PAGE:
As a child, if you were considered “Gifted,” it probably meant there were concerned discussions about your education. Just a few months ago, we saw that one gifted girl’s parents made sure she got the necessary attention and she grew up to become part of the NASA team who put a man, John Glenn, in space. Katherine Johnson (neé Coleman) was a real person portrayed in the fanciful award-winning biopic “Hidden Figures.” This film is pure fiction and again, it is a girl who shows promise in math.
While Johnson’s parents, the Colemans, were a tidily dressed and conservatively groomed couple, the little moppet of this movie, Mary Adler (Mckenna Grace), is under the care of her hunky uncle, Frank (Chris Evans). She’s on a first name basis with him and he hovers on the edge of slovenly respectability–his T-shirts and plaid shirts aren’t hole-ridden, but the clothes he wears are worn and even if clean, do not look clean. He’s grown a beard, not out of style, but more out of pure laziness.
As the movie begins, Frank has decided to send the seven-year-old Mary out to public school so she can have a “normal” childhood and “try being a kid.” His landlady and friend, Roberta (Octavia Spencer) warns him against it and her worst fears are soon realized.
When Mary enters Ms. Bonnie Stevenson’s (class, her body language says sullen and soon, when the class begins basic arithmetic lessons, her face says bored impatience. Stevenson tests her new pupil’s ability and discovers what Frank and Roberta already know: Mary is a math prodigy. She is gifted.
Thinking they are doing Frank and Mary a favor, the school offers her the opportunity to attend on scholarship the fictional Oaks Academy for Gifted Children. Frank politely, but brusquely turns the offer down. Ms. Stevenson’s concern reaches past the private and falls into the person as she and Frank become romantically involved.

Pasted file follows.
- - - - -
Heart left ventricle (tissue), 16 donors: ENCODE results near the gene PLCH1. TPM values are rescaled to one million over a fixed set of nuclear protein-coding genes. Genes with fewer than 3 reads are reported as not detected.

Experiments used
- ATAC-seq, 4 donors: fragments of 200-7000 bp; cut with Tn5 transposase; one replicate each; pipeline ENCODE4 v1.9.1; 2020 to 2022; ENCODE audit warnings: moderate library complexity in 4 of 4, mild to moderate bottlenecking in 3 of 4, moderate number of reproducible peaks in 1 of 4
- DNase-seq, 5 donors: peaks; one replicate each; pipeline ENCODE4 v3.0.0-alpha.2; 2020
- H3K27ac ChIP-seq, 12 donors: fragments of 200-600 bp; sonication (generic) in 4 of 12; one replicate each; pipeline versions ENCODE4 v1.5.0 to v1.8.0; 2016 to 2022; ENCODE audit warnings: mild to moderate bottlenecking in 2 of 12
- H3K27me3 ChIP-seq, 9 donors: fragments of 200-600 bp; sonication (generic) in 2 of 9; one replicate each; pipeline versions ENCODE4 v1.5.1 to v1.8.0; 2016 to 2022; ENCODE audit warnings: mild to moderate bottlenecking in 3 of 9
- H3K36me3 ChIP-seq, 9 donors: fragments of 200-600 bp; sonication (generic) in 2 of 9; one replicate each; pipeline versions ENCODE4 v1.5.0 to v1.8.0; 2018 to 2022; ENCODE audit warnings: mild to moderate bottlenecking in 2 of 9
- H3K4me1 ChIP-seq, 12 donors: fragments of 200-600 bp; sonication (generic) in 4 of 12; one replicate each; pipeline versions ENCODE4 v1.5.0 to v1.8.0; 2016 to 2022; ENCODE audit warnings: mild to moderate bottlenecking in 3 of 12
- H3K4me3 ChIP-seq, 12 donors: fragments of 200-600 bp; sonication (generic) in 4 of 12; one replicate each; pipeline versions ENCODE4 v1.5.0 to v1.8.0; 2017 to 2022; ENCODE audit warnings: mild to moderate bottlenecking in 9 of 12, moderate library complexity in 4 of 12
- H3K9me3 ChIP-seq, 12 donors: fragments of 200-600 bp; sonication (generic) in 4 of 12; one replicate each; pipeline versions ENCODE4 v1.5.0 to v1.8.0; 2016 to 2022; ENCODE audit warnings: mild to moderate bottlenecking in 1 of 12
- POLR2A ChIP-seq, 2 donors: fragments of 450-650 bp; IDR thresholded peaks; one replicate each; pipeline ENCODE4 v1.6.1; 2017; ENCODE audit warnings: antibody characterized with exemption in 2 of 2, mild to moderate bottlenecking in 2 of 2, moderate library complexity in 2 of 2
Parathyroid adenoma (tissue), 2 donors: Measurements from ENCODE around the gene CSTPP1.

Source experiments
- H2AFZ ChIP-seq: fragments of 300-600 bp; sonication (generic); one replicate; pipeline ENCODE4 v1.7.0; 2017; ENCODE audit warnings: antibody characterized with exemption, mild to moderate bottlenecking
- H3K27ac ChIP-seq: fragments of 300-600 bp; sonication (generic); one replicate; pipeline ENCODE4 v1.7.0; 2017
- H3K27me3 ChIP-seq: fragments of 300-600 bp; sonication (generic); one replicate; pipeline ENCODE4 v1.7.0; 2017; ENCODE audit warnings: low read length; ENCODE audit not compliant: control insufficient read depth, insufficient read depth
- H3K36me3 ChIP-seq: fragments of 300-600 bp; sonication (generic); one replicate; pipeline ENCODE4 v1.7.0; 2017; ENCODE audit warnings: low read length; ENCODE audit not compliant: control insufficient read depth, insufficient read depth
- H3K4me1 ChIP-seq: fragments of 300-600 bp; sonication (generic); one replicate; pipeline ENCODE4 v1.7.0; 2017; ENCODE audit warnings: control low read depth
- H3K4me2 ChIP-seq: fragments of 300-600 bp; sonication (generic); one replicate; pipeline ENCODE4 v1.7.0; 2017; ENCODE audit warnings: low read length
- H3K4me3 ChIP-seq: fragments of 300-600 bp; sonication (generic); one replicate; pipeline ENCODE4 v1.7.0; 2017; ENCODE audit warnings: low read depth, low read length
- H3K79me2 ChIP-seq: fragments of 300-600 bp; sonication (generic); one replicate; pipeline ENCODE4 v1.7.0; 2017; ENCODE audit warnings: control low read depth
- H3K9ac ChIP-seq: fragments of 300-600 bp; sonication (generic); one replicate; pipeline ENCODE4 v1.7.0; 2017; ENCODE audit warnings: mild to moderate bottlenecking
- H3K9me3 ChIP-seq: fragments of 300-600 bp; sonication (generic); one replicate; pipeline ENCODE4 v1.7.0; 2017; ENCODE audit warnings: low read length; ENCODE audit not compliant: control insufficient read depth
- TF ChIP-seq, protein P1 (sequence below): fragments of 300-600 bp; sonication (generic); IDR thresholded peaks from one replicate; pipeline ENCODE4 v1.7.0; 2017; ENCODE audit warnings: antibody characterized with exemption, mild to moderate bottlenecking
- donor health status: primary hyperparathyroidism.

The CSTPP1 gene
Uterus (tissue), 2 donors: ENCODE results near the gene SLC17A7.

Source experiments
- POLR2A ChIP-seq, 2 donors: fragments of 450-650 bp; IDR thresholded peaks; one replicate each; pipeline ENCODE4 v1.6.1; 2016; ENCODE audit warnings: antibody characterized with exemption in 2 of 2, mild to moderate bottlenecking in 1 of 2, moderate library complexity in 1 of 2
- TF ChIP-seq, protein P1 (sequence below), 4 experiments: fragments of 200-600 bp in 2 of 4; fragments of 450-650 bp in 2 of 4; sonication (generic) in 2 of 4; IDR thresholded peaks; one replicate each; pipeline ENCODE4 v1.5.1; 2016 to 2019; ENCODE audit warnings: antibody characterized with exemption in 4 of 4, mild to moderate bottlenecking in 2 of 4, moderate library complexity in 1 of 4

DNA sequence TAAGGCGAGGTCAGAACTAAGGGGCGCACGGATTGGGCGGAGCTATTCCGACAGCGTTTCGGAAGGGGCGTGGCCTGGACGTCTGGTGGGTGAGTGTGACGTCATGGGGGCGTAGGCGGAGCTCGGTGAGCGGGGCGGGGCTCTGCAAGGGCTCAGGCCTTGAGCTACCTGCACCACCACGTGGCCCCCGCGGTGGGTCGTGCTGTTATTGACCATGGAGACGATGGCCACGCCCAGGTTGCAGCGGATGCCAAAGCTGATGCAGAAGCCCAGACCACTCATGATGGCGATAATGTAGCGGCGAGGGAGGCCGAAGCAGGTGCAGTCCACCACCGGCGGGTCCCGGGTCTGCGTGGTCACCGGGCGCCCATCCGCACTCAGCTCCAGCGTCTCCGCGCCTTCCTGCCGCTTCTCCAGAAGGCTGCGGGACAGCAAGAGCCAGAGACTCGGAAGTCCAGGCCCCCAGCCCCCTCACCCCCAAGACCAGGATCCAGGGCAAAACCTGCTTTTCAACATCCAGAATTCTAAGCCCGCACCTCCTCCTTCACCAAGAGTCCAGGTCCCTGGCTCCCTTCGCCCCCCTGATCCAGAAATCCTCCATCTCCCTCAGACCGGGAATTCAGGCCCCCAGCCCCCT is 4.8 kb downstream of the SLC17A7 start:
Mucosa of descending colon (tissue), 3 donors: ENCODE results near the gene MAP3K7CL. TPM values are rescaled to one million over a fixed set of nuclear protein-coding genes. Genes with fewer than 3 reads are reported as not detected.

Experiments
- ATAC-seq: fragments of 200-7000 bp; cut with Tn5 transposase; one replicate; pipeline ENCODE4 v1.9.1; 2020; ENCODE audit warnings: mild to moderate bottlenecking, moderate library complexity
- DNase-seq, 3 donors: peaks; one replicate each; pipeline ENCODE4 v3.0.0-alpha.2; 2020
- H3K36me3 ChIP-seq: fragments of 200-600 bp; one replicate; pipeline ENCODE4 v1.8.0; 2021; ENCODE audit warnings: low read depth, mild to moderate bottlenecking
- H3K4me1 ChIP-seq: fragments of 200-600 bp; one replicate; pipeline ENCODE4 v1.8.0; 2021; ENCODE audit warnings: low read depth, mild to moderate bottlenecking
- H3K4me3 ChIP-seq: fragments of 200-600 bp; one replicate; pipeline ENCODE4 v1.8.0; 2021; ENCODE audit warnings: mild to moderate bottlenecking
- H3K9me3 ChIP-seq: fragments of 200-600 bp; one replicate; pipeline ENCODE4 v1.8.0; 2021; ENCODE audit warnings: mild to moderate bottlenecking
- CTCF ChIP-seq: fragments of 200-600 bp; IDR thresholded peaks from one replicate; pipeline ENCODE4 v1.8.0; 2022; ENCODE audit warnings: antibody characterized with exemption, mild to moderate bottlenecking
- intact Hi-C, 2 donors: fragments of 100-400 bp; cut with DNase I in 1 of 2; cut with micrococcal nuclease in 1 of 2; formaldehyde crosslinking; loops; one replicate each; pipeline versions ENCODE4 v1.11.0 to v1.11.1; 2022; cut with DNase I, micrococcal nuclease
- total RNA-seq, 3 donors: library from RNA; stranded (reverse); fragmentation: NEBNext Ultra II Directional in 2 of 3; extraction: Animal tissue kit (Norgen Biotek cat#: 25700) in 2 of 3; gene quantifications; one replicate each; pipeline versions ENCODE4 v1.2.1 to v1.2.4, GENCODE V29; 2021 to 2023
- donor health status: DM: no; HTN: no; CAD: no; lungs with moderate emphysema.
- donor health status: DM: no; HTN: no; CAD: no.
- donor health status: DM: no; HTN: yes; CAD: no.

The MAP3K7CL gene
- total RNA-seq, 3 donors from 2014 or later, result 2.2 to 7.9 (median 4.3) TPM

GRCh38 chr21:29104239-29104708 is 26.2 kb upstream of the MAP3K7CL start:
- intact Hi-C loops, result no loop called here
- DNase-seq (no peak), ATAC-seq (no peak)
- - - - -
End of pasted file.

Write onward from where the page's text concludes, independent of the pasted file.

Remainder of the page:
Word about Mary’s math abilities travels to somewhere the freelancing boat repairman Frank has been avoiding: His mother Evelyn Adler (Lindsay Duncan).
Evelyn herself was a gifted mathematician in England, but she gave it up when she married an American. Raising her two children, she focused on her daughter, determined that her daughter Diane would solve one of the give great math problems: the Navier Stokes equations. When Diane got pregnant, Evelyn angrily cast her out, but when Diane committed suicide, her son Frank never filed for official custody of Mary. Suddenly Evelyn wants to meet her granddaughter.
With money, an empty house and unfulfilled ambitions, Evelyn aims to get custody of Mary for her second chance at immortality, as the grandmother of a great mathematician. In court, it is money and establishment versus love, guilt and gentile poverty and, importantly, a one-eyed cat named Fred. The script makes Evelyn an unnecessarily hissable villainess by using Fred as a plot point.
How do the gifted make their way in life? Do they become intellectual adults while still having the bodies of children? Do they become bored with other, more normal kids? Should they be segregated into special schools?
None of these questions have easy answers. Not all kids are gifted in all subjects. Eventually gifted kids become gifted adults and the majority of people in the world are not gifted.
The movie comes up with two solutions, the first of which is false. The second tries to straddle both the worlds of children and adults. A similar solution was found in “Captain Fantastic” but that one ignored the differing ranges of giftedness within individuals in the family. “Gifted” is a movie for families and even adults who might want to reflect on their past and possibly the future of their children.